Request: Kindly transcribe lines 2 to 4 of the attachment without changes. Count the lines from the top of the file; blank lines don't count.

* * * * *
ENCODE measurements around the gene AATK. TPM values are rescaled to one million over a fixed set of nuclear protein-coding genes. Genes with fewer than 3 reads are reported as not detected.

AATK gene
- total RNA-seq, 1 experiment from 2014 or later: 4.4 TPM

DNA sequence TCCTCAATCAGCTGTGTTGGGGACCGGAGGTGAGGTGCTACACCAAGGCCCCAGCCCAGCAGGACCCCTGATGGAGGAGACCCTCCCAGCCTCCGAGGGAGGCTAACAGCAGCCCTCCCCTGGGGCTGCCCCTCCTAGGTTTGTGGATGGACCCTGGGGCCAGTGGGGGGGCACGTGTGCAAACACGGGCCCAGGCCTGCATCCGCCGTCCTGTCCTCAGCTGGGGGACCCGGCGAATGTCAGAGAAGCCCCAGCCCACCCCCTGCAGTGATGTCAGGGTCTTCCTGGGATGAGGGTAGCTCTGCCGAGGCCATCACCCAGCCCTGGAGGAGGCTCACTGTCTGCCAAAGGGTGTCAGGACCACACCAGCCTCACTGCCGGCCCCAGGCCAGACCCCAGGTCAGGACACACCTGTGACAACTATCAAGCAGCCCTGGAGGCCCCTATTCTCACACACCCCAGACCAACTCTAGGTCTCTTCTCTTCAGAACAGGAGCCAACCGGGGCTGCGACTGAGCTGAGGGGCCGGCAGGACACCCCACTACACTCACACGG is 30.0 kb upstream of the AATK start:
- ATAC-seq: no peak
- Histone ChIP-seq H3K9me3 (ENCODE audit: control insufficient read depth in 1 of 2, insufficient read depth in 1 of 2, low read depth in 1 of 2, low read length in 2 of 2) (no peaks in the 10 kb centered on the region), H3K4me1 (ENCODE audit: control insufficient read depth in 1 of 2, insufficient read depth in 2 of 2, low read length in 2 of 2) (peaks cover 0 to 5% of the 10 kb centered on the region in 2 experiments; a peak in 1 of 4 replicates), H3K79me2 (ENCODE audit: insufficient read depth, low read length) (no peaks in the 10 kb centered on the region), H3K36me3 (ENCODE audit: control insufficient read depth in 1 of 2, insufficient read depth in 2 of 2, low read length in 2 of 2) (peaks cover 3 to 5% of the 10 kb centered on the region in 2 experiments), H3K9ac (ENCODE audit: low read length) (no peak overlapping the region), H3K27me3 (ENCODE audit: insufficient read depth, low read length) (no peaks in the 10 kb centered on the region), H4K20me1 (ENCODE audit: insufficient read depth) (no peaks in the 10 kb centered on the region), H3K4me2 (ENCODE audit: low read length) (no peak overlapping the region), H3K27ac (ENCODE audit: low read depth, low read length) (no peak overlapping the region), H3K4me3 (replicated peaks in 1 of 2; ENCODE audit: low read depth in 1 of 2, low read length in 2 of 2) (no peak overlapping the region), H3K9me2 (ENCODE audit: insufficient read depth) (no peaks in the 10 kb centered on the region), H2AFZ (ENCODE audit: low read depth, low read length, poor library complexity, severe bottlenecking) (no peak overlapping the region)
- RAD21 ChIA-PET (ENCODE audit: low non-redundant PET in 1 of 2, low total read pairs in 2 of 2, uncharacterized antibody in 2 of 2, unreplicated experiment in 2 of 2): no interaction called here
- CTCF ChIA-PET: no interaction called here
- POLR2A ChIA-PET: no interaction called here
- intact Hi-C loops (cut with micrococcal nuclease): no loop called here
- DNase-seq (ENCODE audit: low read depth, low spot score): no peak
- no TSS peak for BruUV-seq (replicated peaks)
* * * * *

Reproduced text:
AATK gene
- total RNA-seq, 1 experiment from 2014 or later: 4.4 TPM

DNA sequence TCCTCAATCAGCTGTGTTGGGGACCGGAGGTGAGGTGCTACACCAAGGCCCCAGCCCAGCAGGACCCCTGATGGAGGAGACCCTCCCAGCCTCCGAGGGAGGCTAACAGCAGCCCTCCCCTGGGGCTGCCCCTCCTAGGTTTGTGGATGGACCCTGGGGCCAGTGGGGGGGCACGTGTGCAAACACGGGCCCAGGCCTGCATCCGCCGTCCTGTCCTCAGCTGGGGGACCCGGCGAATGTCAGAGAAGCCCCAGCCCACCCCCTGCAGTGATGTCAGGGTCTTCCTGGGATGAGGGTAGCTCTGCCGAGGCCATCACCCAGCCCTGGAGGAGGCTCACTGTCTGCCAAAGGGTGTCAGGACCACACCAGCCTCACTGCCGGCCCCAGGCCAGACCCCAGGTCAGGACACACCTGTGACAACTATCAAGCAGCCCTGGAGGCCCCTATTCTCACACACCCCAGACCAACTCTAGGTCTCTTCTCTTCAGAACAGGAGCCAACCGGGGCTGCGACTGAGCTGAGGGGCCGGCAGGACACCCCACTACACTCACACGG is 30.0 kb upstream of the AATK start: